1850 Haraszthy purchased land in the Mission Valley area of San Diego and planted fruit trees and grapevines. The grapes were the Mission variety sourced locally, and Vitis vinfera which he brought in from the East Coast.

1851 Haraszthy became involved in politics and as a State Assemblyman traveled frequently to Sacramento.

1852 Haraszthy purchased 50 acres 2 miles south of the city of San Francisco and later an additional 160 acres. He named the ranch Las Flores. The area proved to be unsuitable for growing wine grapes.

1853 Haraszthy bought land in the hilly peninsula south of San Francisco called Crystal Springs. He managed 640 acres and planted about 30 acres of grapevines. By 1854, he had 500 rooted vine cuttings, both Mission and European varieties. The first planting of Zinfandel in California may have occurred here, but this cannot be substantiated. Again, the vineyard failed. He traveled to Sonoma Valley and became convinced that this was the ideal location for producing wine.

1856 Haraszthy bought land northeast of the town of Sonoma and named it Buena Vista Farm. Buena Vista means “Beautiful View” in Spanish. The views of the Sonoma Valley and San Pablo Bay were spectacular. The property consisted of 1,000 acres of valley land and 4,000 acres of hillsides. He transported vines from Crystal Springs to the vineyards of Buena Vista.

1857 Haraszthy relocated to Sonoma. He planted 16,850 vines, both Mission and European vinifera and had a nursery with 300,000 rooted native vines and 30,000 foreign vines. The total collection of vines in the vineyard and nursery was reported to consist of 165 different varieties. He made 6,500 gallons of wine and 120 gallons of brandy using redwood barrels with resins removed.

1858 An additional 40,000 rooted vines (60 acres) were planted at Buena Vista. His total plantings were 100 acres, a large vineyard for California at the time. The vineyard was among the two or three largest, and maybe the largest in the state. He ultimately wanted to plant 1,000 acres. He used Chinese laborers from 1857-1862 to excavate hillside cave cellars, possibly the first in California. These stone hillside cellars were damaged by the San Francisco earthquake in 1906 and were restored in later years by Frank H. Bartholomew. In 1858 he wrote the definitive manual on viticulture and winemaking, Report on Grapes and Wines in California. In this manual he emphasized a scientific approach to growing grapes.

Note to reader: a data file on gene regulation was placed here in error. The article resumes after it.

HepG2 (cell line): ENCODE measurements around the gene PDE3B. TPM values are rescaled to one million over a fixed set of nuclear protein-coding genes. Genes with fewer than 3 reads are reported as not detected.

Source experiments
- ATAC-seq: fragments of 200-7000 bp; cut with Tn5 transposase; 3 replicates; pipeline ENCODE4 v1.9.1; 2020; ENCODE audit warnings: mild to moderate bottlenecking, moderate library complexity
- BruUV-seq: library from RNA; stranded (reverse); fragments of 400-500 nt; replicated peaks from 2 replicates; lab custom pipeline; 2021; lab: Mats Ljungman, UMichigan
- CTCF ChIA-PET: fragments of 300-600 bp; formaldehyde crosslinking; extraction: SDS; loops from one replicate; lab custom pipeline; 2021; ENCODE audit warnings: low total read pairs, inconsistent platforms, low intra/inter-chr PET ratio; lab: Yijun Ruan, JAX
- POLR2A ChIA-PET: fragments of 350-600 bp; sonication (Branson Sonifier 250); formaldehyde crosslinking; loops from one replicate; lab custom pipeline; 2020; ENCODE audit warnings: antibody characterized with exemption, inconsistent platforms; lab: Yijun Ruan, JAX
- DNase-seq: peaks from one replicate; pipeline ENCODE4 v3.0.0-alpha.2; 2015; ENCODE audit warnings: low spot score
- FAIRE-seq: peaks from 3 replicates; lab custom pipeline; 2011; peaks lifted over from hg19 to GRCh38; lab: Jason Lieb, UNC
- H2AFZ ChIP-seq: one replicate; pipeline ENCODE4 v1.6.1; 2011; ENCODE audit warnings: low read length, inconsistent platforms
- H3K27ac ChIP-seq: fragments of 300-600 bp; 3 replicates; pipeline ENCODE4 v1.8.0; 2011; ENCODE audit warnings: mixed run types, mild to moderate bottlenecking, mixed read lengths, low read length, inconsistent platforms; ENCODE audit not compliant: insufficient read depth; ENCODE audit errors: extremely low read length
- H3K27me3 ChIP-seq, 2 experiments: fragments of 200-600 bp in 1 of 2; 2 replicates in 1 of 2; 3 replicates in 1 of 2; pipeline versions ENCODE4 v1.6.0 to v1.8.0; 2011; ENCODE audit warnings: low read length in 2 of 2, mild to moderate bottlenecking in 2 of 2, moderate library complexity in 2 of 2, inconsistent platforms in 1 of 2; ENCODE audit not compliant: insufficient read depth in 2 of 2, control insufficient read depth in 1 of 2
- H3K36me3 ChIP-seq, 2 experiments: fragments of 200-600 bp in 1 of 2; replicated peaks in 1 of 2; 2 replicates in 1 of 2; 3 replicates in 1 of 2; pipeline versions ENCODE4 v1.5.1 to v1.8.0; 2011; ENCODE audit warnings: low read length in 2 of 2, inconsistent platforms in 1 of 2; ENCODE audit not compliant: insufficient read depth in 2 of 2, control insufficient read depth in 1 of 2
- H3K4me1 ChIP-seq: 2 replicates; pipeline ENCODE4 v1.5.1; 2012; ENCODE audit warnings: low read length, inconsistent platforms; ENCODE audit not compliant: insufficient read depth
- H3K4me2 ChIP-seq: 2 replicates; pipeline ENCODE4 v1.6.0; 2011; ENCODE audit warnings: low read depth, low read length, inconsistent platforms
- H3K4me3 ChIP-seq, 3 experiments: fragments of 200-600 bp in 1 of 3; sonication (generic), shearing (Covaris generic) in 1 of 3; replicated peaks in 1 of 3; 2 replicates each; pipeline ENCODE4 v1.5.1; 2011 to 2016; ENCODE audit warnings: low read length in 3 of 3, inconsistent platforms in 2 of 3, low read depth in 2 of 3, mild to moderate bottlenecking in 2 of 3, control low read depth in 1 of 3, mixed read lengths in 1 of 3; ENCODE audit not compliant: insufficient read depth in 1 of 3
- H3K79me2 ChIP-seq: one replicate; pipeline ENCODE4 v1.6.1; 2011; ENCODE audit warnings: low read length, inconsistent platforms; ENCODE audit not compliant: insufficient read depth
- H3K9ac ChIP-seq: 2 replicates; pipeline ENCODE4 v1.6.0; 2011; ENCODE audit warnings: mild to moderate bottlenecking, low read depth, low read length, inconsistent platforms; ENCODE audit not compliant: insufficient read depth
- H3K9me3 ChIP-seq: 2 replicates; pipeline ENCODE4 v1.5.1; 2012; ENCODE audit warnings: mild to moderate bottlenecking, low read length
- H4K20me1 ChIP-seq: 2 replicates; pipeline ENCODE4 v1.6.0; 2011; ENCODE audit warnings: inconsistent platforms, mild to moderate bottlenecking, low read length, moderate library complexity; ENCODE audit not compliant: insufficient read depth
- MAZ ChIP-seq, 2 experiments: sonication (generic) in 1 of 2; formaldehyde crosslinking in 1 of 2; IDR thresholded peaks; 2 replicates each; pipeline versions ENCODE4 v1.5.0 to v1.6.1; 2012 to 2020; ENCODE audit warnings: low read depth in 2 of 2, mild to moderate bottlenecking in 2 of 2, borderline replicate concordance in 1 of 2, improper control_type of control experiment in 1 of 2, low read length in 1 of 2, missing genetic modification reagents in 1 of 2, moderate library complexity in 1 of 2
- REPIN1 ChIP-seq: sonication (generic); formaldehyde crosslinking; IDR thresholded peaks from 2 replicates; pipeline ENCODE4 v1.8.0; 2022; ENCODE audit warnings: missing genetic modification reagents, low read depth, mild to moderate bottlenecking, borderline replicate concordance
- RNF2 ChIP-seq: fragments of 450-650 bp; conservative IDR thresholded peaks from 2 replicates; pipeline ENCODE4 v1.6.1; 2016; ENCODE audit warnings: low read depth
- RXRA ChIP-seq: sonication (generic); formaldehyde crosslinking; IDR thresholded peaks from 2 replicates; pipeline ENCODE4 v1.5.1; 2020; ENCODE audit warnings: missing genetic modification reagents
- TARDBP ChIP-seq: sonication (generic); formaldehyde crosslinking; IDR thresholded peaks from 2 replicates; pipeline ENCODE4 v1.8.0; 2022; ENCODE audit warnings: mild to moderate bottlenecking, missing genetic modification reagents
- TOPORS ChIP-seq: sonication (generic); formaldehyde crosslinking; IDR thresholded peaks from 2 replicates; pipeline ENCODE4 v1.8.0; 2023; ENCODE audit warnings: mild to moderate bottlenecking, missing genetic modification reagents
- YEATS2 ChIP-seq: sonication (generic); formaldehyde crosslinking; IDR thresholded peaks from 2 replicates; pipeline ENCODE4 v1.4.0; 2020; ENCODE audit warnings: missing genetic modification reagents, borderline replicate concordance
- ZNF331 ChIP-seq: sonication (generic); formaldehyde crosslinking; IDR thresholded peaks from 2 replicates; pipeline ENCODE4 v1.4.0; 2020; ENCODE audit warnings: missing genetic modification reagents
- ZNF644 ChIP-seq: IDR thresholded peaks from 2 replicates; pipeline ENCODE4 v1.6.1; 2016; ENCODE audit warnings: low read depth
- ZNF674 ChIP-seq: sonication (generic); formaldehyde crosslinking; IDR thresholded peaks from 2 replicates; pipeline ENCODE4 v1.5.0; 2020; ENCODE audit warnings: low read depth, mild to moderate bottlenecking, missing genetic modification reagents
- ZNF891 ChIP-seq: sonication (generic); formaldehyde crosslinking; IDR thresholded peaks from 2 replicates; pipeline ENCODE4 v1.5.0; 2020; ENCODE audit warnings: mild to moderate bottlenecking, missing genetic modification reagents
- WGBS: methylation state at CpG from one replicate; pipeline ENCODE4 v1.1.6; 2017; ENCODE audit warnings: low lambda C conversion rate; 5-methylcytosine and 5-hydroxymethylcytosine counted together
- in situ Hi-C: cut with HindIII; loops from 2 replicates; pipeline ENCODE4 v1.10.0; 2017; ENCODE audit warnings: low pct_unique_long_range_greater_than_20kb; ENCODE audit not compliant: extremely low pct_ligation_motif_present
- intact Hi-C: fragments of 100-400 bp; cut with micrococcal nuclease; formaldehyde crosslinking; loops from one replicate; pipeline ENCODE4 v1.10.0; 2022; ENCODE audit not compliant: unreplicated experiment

1859 Haraszthy entered wines in the State Fair in Sacramento and won six awards including a silver cup for best first-class wine among all entered in the fair. He sold land to Charles Krug (35 acres for $1,000). Krug eventually sold his Sonoma vineyard and moved to the town of St. Helena in 1860. Hereszthy sold blocks of land in Sonoma to others including Jacob Gundlach and Mariano Guadalupe Vallejo. This same year, John Pritchett built the first stone winery in the Napa Valley

1860 Haraszthy won first place award for best white wine and brandy at the Sonoma County Fair. He produced California tokay, port, champagne, brandy, and still wine using a blend of Mission and European grapes.

1861 Haraszthy embarked on a fact-finding trip to the wine regions of Europe on June 10, 1961. His trip included visits to Dijon, Gevrey-Chambertin, and Beaune in Burgundy, and other regions of France, in addition to Germany, Switzerland, and Italy. He was to remark about Burgundy, “Industry and science have in modern times elevated the Bordeaux ... but, nevertheless, the Burgundy is sought for by all nations, and the extensive district planted with its vines cannot supply the wants of the trade.” He referred to Pinot Noir grapes as “Pineau” and “Noirere.” Regarding pigeage, he said, “When they have remained in this (fermenting) tank from 24 to 40 hours, the fermentation will send the stems and seeds to the top of the vessel, forming a hard mass. Then according to the size of the tank, from 4 to 10 men, stripped of all of their clothes, step into the vessel, and begin to tread down on the floating mass, working it also with their hands.” (Now we know why pre-phylloxera Burgundy tasted so great.)

1862 Haraszthy presented the account of his European trip to the State Legislature in Sacramento, Grape Culture, Wines and Wine-Making. This contained an updated version of his 1858 Report on Grapes and Wine of California and the official report given to Governor Stanford. The Legislature voted not to reimburse Haraszthy for his expenses including the cost of his vines, and rebuked his offer to provide instruction on winemaking and viticulture. He had built a stock of 300,000 rooted vines ready for distribution consisting of about 350 varieties such as Cabernet, Pinot Noir, Riesling, Chardonnay, Merlot, Gewurztraminer, Muscat, Sauvignon Blanc, Semillon, Sylvaner, Carignane, and Furmint. Some of the varieties were already in California at the time, but some were completely new to the state. It was his intention to sell and distribute the varieties throughout the state. As President of the California State Agricultural Society, he wanted to establish a state-sponsored horticultural garden where grape varieties could be tested, propagated and made freely available. Unfortunately, without state support, his aspirations were doomed to failure.

1863 At this time, the wine industry experienced a severe economic depression and Haraszthy also encountered financial problems. He had formed a partnership with investors headed by banker William Chapman Ralston hoping to save his operation. Named the Buena Vista Viticultural Society, this infusion of money allowed him to expand his vineyard to 6,000 acres including an additional 85 acres of European vinifera grapes. He tried to enter the Champagne market at this time but the attempt failed. In the 1860s, phylloxera began to appear in Califonia vineyards. In fact, Buena Vista may have been the first vineyard in the state infested by the root louse. Phylloxera could have been brought into California by Haraszthy in the European vines he imported. Since Old World vines had no resistance to phylloxera, the pest destroyed a majority of California vineyards during the 1870s and 1880s.